Some of those opposed to a proposal to build a zipline at Okere Falls have shared their environmental, cultural and social concerns at a public hearing..

The hearing was held in Rotorua yesterday and gave submitters the chance to relay their concerns about the venture to a panel of Department of Conservation representatives before the applicant, Sam Sutton, presented his views.

The panel will review the information supplied at the hearing. However, whether the venture, described as a sustainable eco-culture tour, goes ahead will ultimately lie with the office of the Conservation Minister.

Sutton, who owns Rotorua Rafting, applied under the name Okere Adventures to establish a three-hour ziplining tour in the canopy of the Okere Falls Scenic Reserve.


Done in partnership with Māori landowners from Ngāti Hinerangi-Ngāti Hinekiri, Sutton's vision is to reduce his stakes in the venture over time until it is entirely iwi-owned.

Okere Incorporated chairman Piki Thomas, left, and Sam Sutton, at Okere Falls for zipline venture. Photo / Stephen Parker
Okere Incorporated chairman Piki Thomas, left, and Sam Sutton, at Okere Falls for zipline venture. Photo / Stephen Parker

The application was originally for six ziplines that would be reached from 12 platforms, however, the ziplines have since been reduced by two and the course revised following feedback in the submission process.

Tours of up to 10 people would run from 8am to 5pm, weather permitting, seven days a week.

The idea of doing night tours was also scrapped to allow river users key times before and after work to experience the isolation and "wilderness" feeling the gorge offered.

The guided tours would progress through the forest at ground and canopy levels and follow a walking trail and the zipline.

Sutton has maintained throughout the consultation and submission process that the primary focus for the venture was sustainable tourism and enhancing the scenic reserve, supported by his plans to include pest control and revegetation as part of the venture.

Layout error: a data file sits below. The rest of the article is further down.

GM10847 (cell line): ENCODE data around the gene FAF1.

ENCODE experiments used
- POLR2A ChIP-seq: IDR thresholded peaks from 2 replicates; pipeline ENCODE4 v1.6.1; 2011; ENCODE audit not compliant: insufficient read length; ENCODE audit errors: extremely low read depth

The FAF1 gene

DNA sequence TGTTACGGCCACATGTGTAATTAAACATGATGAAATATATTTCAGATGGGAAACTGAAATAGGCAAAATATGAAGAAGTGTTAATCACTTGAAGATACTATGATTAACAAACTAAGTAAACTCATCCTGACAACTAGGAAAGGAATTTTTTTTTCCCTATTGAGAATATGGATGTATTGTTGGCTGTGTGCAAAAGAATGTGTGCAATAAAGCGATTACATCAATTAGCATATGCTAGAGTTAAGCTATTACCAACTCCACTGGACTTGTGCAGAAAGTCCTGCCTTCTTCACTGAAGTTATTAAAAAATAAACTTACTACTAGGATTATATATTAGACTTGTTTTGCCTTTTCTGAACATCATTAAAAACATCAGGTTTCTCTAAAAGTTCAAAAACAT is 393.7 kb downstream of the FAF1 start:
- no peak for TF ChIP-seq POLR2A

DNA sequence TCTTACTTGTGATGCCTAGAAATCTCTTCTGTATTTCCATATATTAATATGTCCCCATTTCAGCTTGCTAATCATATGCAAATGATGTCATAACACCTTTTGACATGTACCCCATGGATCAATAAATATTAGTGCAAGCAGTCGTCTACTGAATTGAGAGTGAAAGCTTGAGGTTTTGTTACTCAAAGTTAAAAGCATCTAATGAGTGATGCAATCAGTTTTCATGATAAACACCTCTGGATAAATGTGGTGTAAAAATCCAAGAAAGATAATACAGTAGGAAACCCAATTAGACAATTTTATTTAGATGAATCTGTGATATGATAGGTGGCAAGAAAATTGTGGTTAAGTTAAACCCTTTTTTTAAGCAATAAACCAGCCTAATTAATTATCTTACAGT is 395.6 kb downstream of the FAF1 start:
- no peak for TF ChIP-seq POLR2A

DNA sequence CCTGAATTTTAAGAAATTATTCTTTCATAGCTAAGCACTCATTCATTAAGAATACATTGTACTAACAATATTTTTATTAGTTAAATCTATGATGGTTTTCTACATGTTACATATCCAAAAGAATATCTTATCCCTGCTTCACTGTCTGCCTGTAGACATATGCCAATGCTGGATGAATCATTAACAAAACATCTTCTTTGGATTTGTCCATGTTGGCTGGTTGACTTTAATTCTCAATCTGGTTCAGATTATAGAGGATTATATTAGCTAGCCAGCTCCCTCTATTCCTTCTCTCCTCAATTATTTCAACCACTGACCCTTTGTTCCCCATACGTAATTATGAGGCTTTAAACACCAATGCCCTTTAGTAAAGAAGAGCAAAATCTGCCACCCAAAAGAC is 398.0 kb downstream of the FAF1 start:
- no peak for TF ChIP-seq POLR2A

Of the 45 written submissions received, 25 were opposed, 19 were for and one was neutral.

Today, seven submitters, from recreational and commercial river users and engineers to iwi and conservation organisations, were heard.


Their main concerns centred on visual and aural impacts on other users as well as fears the environmental and biodiversity impacts had been downplayed.

Sam Sutton hopes to set up a new zipline tourism venture in Okere Falls. Photo / Stephen Parker
Sam Sutton hopes to set up a new zipline tourism venture in Okere Falls. Photo / Stephen Parker

Forest & Bird was particularly concerned about the impact on long-tailed bats, which had recently been rediscovered in other parts of Rotorua.

Rebecca Stirnemann, submitting on behalf of the organisation, said while no survey had been done in the Okere Falls Scenic Reserve, she would be "very surprised if there weren't bats in the area".

She said clearance of vegetation to make way for the venture could disrupt any potential habitat of the endangered creature.

Roland Kingi, on behalf of members within Ngāti Pikiao, raised concerns about some within the iwi being left out of the consultation process.

He said the cultural impact assessment was not conducted by the appropriate person and believed more work needed to be done with iwi before the venture could be approved.

In particular, Kingi mentioned there were parts of the river that contained undocumented burial sites that were tapu and for this reason, "it would be like building a zipline on Mount Ngongotahā and flying it over Kauae Cemetery".

Jennifer Ross from the Kaimai Canoe Club raised concerns about aural and visual disruptions creating safety hazards for recreational users on the river.

She said it was already difficult to hear people on the river and didn't know if the ziplines would drown out the whistles they used to communicate with each other.

Sutton thanked everyone for the submissions and said it highlighted the love and passion people had about the area.

He said the submissions had also given him a chance to reassess his initial proposal and make amendments to lessen the impact on all users.

His hope for the venture was for it to reconnect mana whenua with its awa and the people that use it by showcasing Mātauranga Māori to the world.

In support of Sutton, Ranginui Thomas, of Ngāti Pikiao, said kaumātua were on board with the venture and the desire to have Ngāti Pikiao people employed there was huge.

He said iwi were sceptical at first but that changed largely because Sutton was "genuine and upfront, thorough in his research and transparent about the desired outcome".

A timeframe for when a decision will be made is yet to be determined.